Last edited by NickB1967; Aug 17, 2017 at 5:33 PM.
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  #12  
Old Posted Aug 10, 2017, 10:26 PM
NickB1967 NickB1967 is offline
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Originally Posted by ltsmotorsport View Post
^That's all easy to say now about past development, but what was built, was at the time, the best way to do things; the car was saving America from urban blight!
But that doesn't explain the "un-city" phenomenon. After all, Fresno did not allow an Un-City of Calwa, or an Un-City of Herndon, to grow up around it. (Bakersfield apparently did, but that's Bakersfield for you, right? )
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  #13  
Old Posted Aug 11, 2017, 5:09 PM
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Keep in mind that there is a lot of political will by the very wealthy folks in Arden-Arcade to NOT incorporate--and a lot of the regional money is controlled by folks who are downright fearful of government, and convinced that private solutions are the best ones, so they deliberately work against incorporation or annexation. This dates back to the 1950s, and a legacy of the past and present business communities. The wealthy parts of the "uncity" do what they can to oppose and sabotage annexation, the poor and struggling parts of the "uncity" are not good prospects for annexation because they end up costing the city more money to annex than they provide in tax revenue, nor can they fiscally justify incorporation on their own.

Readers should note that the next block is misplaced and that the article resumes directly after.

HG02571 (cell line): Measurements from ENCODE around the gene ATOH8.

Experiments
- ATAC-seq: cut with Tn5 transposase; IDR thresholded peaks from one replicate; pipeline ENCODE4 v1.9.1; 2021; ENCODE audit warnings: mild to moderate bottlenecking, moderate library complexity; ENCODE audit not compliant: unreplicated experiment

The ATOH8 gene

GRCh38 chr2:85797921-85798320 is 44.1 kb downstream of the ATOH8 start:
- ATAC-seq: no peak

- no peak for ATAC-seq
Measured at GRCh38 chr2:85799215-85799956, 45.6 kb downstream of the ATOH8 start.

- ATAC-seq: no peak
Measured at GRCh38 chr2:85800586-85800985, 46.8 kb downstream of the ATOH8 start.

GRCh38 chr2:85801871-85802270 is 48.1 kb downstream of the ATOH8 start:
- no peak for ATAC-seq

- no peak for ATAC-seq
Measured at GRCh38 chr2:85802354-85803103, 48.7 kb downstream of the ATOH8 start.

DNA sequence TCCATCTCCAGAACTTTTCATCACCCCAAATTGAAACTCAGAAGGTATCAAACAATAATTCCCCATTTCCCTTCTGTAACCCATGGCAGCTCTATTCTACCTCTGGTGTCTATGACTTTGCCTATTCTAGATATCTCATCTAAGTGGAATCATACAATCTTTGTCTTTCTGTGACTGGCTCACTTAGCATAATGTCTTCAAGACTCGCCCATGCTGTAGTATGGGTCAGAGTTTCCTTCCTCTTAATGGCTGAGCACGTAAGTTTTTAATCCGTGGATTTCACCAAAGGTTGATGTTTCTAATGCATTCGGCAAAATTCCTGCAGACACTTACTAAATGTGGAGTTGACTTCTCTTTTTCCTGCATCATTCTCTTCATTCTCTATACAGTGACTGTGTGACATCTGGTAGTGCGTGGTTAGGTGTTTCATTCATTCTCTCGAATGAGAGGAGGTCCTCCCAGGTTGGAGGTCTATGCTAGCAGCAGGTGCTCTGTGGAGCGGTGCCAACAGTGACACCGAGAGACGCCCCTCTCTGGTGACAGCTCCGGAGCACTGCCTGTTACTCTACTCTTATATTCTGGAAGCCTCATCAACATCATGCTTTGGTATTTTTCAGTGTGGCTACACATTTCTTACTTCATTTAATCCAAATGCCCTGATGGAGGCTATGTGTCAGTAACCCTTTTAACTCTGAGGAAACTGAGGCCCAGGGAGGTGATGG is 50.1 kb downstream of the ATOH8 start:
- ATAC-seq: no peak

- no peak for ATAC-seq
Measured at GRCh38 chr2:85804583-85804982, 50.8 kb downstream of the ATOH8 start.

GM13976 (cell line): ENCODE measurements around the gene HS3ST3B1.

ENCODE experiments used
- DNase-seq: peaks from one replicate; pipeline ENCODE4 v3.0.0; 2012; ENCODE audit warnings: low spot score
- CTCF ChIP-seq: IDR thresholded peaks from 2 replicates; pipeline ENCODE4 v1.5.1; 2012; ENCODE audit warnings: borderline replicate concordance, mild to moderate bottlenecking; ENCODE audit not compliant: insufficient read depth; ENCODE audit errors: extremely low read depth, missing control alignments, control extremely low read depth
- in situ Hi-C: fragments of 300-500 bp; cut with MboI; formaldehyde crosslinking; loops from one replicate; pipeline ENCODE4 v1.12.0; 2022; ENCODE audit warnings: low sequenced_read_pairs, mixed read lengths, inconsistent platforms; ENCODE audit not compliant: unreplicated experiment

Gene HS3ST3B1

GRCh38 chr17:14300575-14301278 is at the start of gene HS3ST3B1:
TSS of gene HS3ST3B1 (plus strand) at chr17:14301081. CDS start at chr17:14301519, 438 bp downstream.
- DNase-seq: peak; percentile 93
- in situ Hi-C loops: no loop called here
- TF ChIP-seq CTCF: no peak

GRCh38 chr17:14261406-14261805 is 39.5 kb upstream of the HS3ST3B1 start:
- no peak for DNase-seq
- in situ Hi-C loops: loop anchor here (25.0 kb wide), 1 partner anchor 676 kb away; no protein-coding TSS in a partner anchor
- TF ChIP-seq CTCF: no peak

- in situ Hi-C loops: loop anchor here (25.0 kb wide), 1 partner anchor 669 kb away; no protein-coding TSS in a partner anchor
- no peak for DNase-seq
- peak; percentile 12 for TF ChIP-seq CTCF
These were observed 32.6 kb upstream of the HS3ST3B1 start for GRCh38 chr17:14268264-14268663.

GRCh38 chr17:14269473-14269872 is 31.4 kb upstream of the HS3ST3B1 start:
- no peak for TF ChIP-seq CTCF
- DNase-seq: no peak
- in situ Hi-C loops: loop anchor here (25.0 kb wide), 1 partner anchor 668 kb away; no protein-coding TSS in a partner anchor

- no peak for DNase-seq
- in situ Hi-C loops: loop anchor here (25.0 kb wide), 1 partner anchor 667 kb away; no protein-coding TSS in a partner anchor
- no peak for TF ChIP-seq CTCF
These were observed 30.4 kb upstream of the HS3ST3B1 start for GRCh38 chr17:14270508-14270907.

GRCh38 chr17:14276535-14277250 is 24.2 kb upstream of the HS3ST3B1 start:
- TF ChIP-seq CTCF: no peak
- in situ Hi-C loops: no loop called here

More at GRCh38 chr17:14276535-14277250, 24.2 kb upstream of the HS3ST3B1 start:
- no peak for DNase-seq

This is a regional issue, not just city/county--look at wealthy suburban enclaves like Rancho Murieta or El Dorado Hills. That's where the regional money and power is centered, and they are mostly still unconvinced by all this "back to the city" stuff that everyone else has been on board with for decades.